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What does it take to preserve an entire year of man-made memories underground for the next 100 years? When SAIT instructor Greg Ball was first asked to design SAIT’s 2016 time capsule, he didn’t know the answer. After 10 years in the industry, the environmental designer had conceived lamp posts, bus shelters and large pieces of public art, but never a time capsule.
“What got me excited right away was that there was a blank canvas,” Ball says. “No one knew what the time capsule was going to look like or what material it should be. For me, that’s the fun — trying to find the solution.”
Ball was part of a committee of experts from the School of Construction, the School of Manufacturing and Automation, and across SAIT who collaborated on every aspect, from the design, construction and placement of the capsule to the framework necessary to keep its contents intact.
It started with an idea and almost 100 drawings in Ball’s sketchbook. It ended with something special — once-in-a-lifetime, even.
On June 5, 2017, the time capsule was interred next to Heritage Hall’s main entrance. Sealed in a concrete bunker built to withstand flooding, extreme weather and time, it is topped with a granite plinth, a steel sphere and a message to whoever opens it on Oct. 16, 2116. Until then, Ball gives LINK an exclusive glimpse into the innovation behind this legacy of SAIT’s centennial.
01 – 30″ DIAMETER POLISHED 304L STAINLESS STEEL SPHERE
“When you look at it, you see your image. That was part of SAIT’s centennial — looking in the mirror and thinking, ‘What are we now? What will we be in the future?’“
02 – 26″ DEBOSSED GRAPHIC SHOWING THE CATALYST ELEMENT OF SAIT’S LOGO
“A sandblaster was used to apply this design to the sphere. As I planned the sphere, I researched ‘death ray’ architecture, where light reflected from buildings and public art melts things. Luckily, the sphere won’t do that because it’s convex.”
03 – 1″ DIAMETER THREADED ROD AND RUBBER MEMBRANE
“The rod fastens the sphere to the stone plinth. You can tow a trailer with a threaded rod like that. It’s serious. The rubber membrane allows for movement because, over time, snow and ice might get between the sphere and plinth and could push and pull.”
04 – 48″ BY 48″ SQUARE GRANITE PLINTH WITH ¾” CHAMFERED EDGE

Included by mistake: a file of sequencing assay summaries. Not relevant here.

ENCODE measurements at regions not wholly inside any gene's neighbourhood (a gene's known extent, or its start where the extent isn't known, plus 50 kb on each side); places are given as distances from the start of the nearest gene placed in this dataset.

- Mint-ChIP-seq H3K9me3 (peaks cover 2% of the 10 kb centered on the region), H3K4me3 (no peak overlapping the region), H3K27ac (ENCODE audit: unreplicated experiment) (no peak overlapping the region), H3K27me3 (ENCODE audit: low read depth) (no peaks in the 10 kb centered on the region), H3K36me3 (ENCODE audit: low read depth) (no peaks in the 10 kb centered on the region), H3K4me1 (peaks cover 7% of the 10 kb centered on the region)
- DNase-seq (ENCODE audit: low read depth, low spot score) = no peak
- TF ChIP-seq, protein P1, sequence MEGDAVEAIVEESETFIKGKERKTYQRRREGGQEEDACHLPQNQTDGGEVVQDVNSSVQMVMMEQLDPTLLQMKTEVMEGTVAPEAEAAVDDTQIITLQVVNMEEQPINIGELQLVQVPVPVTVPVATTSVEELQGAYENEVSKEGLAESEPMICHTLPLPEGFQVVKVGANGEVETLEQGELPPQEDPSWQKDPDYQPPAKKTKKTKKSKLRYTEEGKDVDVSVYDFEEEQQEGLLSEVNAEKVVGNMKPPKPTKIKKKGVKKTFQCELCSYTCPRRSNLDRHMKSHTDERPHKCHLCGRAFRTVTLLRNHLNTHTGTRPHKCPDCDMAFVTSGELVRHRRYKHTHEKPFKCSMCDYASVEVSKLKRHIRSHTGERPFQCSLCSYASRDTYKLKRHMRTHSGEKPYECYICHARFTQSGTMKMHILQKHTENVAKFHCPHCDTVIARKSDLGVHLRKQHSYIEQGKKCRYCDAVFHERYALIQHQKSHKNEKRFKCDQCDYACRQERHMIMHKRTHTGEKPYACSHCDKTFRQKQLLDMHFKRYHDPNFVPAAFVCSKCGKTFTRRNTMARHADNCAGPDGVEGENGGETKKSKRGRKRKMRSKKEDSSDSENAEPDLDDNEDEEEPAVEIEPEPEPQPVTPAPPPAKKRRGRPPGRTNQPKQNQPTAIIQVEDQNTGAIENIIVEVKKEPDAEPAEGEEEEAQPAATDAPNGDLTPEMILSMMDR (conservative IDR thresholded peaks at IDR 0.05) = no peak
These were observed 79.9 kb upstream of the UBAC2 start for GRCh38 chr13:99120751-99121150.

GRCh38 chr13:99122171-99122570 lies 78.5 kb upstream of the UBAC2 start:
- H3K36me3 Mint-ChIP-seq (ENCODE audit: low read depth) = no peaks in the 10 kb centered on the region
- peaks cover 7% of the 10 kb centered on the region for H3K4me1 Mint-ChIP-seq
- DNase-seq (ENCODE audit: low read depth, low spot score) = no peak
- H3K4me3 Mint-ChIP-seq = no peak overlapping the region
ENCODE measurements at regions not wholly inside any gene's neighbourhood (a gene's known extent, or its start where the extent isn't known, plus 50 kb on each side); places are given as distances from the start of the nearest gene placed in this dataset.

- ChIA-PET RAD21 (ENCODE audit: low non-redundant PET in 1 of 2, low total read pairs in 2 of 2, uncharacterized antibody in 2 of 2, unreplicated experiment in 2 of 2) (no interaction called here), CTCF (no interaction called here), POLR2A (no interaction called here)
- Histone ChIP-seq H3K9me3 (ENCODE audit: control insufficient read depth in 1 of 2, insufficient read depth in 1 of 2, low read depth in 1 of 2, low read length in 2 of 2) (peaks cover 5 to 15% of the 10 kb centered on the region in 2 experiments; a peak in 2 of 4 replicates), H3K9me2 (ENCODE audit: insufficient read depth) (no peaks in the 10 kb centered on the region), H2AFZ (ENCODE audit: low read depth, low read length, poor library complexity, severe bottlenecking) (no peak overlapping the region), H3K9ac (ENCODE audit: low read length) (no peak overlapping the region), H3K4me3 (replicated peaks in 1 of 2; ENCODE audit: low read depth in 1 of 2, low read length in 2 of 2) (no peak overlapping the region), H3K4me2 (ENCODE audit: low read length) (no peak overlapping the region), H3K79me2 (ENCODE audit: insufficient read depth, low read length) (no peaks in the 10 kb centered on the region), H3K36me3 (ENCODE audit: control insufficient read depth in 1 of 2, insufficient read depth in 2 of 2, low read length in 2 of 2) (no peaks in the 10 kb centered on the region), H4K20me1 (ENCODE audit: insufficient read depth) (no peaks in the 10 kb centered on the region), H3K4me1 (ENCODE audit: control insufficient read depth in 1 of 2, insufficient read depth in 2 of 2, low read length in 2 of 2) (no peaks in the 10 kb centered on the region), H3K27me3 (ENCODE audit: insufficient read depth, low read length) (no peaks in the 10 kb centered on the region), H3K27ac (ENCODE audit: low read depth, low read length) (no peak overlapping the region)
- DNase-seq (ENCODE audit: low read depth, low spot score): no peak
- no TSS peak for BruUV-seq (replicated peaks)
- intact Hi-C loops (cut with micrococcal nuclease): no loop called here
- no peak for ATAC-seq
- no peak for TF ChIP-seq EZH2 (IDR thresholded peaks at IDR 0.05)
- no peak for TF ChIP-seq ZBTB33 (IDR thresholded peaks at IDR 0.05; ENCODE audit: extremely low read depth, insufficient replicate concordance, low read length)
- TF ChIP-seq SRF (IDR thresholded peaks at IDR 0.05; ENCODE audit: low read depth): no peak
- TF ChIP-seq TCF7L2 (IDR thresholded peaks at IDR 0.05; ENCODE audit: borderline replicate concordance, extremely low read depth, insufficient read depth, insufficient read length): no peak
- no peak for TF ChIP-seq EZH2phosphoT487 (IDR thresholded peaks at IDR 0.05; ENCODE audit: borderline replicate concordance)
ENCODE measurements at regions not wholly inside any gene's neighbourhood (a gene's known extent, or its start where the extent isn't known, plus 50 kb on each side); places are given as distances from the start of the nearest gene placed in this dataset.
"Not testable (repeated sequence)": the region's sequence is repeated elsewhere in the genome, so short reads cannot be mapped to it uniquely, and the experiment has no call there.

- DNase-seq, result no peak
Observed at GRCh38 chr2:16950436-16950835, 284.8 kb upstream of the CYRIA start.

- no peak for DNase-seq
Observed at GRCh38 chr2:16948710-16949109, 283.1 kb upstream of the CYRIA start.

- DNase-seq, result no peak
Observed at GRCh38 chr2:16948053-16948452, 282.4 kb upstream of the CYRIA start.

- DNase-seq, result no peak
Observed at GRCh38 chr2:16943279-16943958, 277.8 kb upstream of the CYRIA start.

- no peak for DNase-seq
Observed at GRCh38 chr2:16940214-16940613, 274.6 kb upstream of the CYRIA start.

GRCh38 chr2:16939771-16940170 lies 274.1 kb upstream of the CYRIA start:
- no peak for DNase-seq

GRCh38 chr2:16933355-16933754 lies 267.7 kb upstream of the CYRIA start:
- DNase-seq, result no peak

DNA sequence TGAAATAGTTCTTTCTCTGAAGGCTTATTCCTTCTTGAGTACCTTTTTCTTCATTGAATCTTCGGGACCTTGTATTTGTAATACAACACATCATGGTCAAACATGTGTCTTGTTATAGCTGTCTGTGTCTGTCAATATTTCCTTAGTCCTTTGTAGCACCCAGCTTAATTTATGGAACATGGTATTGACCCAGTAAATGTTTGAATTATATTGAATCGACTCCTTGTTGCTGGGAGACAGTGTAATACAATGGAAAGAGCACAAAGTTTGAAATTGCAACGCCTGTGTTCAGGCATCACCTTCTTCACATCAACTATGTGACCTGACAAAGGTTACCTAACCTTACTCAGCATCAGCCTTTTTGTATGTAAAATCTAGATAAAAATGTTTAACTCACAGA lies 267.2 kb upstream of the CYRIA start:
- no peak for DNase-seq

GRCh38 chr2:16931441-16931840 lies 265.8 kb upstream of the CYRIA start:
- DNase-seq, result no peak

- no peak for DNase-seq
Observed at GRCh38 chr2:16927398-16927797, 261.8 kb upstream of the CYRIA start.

“The plinth weighs 2,700 pounds. It’s engraved with a message to the Class of 2116. I spent a lot of time making sure the letters are large enough. There’s an ergonomic factor to how people see and they shouldn’t have to walk right up to the plinth and kneel down to read the message.
“I like how the plinth and the sphere reflect campus architecture. There are concrete spheres on the north, east and west sides of Stan Grad Centre, and the plinth matches granite used in Heritage Hall.”
05 – 30″ DIAMETER STEEL MANHOLE COVER AND LID WITH 2″ OVERLAP
06 – 60″ SQUARE CONCRETE SLAB WITH REBAR AND 12″ CONCRETE APRON
07 – CONCRETE SLAB AND FOUNDATION COMPLETE WITH REBAR AND WATERPROOF COATING
“All 3.5 cubic metres of concrete in this slab meet exposure class C-1, minimum 35 MPa, maximum 19 millimetre aggregate. Plus, 500 feet of 15 mm rebar is used to reinforce the concrete structure.”
08 – 23″ DIAMETER BY 31″ HIGH STAINLESS STEEL TIME CAPSULE
“The time capsule is made of 304 stainless steel grade with No. 4 Brushed Finish. Inside is a sealed polyvinyl chloride, or PVC, lining that holds the artifacts. PVC pipe is designed to be used underground, remain watertight and hold nitrogen, which are all necessary to preserve the capsule’s contents.
“PVC caps were attached to each end, using a primer and contact cement. A valve attached to each cap was used to complete a nitrogen purging process after the capsule was sealed, removing oxygen to prevent oxidation of the archival materials. Silica gel desiccants were also placed inside to absorb any rogue moisture.
“All together the capsule, contents and pipe weigh 209 pounds. My colleague Jim Fehr (SMP ’80) designed a metal frame around the PVC pipe to absorb the weight when it’s lifted out of the ground in 100 years. Otherwise, the lid would bend or even pull off.”
09 – EYE HOOK
“This is used to lift and carry the time capsule. It is one of my favorite details. It’s like a piece of jewelry — a shiny, gold, beautiful thing.”
10 – SAIT LOGO CAST IN BRASS
“A really nice gift has a beautiful wrapping to it. We imagined that in 100 years, the time capsule will sit in a room and people will be gathering around it taking pictures.”
11 – 30″ DIAMETER STAINLESS STEEL SLEEVE CAST INTO CONCRETE SLAB
“It’s like layers of skin. Each layer helps to protect what’s inside.”
12 – STEEL ROD SCREEN
”This elevates the time capsule off the ground to protect it from moisture.”
13 – OPEN SPACE
14 – DRAINAGE HOLE WITH ONE-WAY CHECK VALVE BELOW
“These one-way valves are used in home basements to stop sewage backups. That’s how design works — use an idea that’s worked somewhere else.”
15 – 1.5 CUBIC METRE BASE OF COMPACTED GRAVEL
16 – 6-FOOT EXCAVATED HOLE
“I drew what our committee thought the structure should be and then consulted with a structural engineer. The engineer basically doubled the size of everything and added rebar throughout the cement foundation. It’s built exactly like a bridge foundation would be.”
Text by Ashley Naud | Illustration by Greg Ball